Mexicans use social media to negotiate the drug war

In the midst of the brutal drug trafficking war encroaching on their lives, thousands of Mexicans every morning check social network websites to see if they will encounter any unpleasant surprises on the way to work or school.

But they are not the only ones.

While average citizens go online to let others know where in their neighborhood a body has been uncovered or if they can expect disruptions from cartels or the Mexican military, the drug gangs themselves also use the tools to manipulate public opinion by making threats and warnings.

The spread of vital information ahead of the daily commute, via social networking technology and sites like Facebook and Twitter, is especially useful in the country’s north, near the US border, which has become ground zero for the country’s drug war.

More than 28,000 people are believed to have been killed in drug cartel-related violence in Mexico in the last four years, when President Felipe Calderon launched a military crackdown, making residents increasingly desperate for ways to avoid the bloodshed.

In recent days northern Mexico has been roiled by another spate of violence, with 47 deaths blamed on drug cartels in the border region and a series of grenade attacks in the border city of Monterrey that wounded a dozen people.

The internet is playing a growing role in Mexico’s drug war, spreading both information and fear with even journalists and other media figures becoming targets for the gangs — at least 10 reporters have been killed this year — outlets have resorted at times to self-censorship in attempts to safeguard their workers, making online portals even more vital.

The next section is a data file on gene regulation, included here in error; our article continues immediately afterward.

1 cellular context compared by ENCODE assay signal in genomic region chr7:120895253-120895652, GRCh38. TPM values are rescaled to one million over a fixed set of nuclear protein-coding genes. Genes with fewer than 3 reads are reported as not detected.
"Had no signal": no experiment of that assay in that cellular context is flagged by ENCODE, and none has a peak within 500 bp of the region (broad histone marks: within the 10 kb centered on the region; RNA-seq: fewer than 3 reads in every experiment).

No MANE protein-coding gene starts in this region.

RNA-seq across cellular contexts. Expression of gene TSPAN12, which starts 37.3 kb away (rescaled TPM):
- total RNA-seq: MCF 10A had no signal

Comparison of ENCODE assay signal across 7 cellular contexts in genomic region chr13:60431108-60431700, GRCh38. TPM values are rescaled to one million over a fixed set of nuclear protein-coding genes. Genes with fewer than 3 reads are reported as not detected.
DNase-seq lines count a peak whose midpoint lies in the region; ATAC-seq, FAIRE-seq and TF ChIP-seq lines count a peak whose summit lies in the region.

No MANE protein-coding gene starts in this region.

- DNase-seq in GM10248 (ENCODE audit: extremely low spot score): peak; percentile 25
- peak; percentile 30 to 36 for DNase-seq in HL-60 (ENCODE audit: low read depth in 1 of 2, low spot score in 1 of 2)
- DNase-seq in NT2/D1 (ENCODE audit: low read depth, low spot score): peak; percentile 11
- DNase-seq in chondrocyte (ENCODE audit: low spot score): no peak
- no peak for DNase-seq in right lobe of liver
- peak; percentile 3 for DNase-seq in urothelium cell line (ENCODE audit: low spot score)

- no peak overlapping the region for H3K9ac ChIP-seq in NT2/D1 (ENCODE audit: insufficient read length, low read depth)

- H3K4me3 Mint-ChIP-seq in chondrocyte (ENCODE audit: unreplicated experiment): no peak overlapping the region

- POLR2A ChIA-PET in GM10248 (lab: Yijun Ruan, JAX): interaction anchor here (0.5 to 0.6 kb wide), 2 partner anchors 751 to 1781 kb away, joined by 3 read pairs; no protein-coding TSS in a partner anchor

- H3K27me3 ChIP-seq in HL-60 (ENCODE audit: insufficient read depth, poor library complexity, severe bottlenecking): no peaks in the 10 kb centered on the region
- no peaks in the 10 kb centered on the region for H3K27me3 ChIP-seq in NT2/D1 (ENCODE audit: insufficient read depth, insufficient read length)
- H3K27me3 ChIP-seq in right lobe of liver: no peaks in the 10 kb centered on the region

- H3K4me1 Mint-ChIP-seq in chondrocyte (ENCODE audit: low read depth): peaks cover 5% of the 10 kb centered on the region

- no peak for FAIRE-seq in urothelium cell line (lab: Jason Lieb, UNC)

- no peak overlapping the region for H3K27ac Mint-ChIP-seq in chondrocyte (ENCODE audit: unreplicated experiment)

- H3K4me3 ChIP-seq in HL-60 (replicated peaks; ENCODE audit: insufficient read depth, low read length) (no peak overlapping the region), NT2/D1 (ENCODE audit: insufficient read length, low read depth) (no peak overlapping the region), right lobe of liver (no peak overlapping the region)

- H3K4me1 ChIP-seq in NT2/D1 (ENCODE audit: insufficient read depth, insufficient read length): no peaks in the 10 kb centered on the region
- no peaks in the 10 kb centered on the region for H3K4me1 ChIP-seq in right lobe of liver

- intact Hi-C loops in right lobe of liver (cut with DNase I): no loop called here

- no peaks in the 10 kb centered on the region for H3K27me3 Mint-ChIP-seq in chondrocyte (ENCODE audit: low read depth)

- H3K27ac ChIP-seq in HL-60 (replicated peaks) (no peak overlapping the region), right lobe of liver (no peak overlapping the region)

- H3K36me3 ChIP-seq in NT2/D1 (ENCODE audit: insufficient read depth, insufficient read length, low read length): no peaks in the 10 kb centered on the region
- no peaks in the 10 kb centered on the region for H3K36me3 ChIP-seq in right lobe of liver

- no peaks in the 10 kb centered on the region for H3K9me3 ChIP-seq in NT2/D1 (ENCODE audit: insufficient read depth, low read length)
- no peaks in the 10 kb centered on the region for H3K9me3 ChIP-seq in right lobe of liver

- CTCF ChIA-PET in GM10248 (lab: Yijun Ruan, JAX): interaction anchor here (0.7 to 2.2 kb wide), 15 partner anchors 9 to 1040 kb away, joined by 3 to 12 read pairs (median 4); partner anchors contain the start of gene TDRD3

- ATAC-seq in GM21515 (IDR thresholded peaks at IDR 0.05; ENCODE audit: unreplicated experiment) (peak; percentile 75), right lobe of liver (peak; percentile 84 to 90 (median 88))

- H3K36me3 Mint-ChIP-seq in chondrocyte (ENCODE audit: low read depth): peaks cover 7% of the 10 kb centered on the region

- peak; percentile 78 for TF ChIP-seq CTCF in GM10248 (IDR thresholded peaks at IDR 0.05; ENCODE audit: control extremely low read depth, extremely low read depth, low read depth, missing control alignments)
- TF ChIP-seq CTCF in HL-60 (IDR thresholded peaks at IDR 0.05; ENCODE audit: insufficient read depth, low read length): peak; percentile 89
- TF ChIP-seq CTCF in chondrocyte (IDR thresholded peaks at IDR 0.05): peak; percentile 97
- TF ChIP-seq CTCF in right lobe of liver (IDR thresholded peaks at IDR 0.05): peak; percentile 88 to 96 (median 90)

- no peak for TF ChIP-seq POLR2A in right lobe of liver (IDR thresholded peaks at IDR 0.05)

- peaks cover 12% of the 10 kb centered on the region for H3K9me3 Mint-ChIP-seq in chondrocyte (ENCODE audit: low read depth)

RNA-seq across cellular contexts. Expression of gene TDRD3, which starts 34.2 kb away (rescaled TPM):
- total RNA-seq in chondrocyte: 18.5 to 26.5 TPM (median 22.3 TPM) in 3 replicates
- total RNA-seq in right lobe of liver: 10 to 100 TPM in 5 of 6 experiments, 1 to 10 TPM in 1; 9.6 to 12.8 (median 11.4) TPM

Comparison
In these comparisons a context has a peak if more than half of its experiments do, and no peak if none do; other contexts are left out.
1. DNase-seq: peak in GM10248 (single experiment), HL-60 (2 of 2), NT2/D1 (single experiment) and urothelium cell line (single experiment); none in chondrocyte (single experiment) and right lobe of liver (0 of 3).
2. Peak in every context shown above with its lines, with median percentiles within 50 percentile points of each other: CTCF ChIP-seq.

“Pedestrians in the city report gunfire… anyone else?” wrote a user of an information site in Guadalajara called “BalaceraGDL” (meaning gunfight), that sprung up in Mexico’s second largest city in a bid by residents to spread news of conflict on their streets.

Some official networking sites, including Twitter pages and Facebook accounts, have also been created by local authorities.

In Tamaulipas state, a northeastern region that has seen some of the worst violence in recent years due to cartel turf wars, city officials from Reynosa — across the border from the Texas town of McAllen — have sought to counter contradicting information from cartels with their own source.

“The aim is to establish a tool of communication to put an end to the rumors that come out of social networking, and inform people what’s really happening, in real time,” said the city mayor’s chief of staff Juan Triana.

“Before driving my son to college, I consult my BB (BlackBerry) to check what is happening in the streets, to avoid any unpleasant surprises,” said Reynosa sales clerk Rosario Leon.

“Military patrol in San Fernando, with unexpected traffic jams… Have a nice day,” read one message on the Reynosa’s Twitter account, referring to the nearby small town where last month the bodies of 72 immigrants were found after a suspected drug gang massacre.

Further south, in the port town of Tampico on the Gulf of Mexico, the local service “infotampico,” asks users: “Anyone else today know about the four (bodies) hanging from the bridge?”

Leonardo Hernandez, a university researcher who is working on a paper about online terrorism, said that sometimes more can be learned about a crime online than in other media nowadays.

“It happens sometimes that the first news about something breaks on the social network sites,” he said, citing the example of a former presidential candidate who was kidnapped in June and whose whereabouts remain unknown.

The alleged kidnappers posted photos of their prisoner on Twitter.

“We learned more about it on the social networks than we did in the media,” he said. — AFP



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